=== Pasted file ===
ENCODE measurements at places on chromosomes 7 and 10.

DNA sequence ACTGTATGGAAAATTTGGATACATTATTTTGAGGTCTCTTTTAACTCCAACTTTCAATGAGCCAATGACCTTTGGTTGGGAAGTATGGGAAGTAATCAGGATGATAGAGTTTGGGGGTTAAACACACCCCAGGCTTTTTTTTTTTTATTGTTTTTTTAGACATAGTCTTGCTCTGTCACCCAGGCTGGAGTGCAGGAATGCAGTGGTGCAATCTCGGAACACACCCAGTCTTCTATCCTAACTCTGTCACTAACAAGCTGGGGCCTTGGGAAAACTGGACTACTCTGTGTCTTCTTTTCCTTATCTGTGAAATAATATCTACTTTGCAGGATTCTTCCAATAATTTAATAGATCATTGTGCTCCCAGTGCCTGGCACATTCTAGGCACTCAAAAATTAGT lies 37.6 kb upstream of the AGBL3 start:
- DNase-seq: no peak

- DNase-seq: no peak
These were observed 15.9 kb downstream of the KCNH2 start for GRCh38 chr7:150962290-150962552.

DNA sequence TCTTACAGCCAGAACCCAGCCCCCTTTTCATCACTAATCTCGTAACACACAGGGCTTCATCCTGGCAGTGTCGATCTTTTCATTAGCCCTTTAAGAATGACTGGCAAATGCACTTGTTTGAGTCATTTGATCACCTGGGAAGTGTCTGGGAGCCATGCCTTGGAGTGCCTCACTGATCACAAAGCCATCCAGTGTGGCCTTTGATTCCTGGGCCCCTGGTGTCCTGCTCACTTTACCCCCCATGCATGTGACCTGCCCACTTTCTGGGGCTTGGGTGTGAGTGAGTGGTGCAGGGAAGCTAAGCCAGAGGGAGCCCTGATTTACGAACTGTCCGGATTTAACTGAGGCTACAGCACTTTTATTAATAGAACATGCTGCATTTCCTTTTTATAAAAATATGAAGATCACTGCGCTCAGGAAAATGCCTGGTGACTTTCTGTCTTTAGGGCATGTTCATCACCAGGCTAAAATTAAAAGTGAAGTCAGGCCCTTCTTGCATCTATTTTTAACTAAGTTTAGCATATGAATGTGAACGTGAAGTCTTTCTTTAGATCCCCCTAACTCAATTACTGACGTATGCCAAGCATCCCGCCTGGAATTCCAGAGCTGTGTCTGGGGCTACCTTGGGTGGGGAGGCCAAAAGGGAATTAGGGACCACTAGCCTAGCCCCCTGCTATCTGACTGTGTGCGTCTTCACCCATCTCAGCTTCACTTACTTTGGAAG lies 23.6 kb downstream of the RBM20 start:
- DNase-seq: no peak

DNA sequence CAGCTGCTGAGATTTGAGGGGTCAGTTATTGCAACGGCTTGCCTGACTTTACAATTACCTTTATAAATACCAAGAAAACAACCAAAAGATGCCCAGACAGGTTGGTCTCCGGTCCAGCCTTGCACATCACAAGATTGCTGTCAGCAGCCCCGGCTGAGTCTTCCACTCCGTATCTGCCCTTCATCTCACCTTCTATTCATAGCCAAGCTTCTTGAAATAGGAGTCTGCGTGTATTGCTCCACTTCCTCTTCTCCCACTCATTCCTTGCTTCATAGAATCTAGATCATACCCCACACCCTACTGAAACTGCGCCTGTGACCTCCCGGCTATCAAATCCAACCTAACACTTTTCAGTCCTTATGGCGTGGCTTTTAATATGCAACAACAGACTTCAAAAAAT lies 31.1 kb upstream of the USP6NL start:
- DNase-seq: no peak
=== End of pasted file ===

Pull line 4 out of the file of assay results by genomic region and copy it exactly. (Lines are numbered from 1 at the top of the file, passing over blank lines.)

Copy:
- DNase-seq: no peak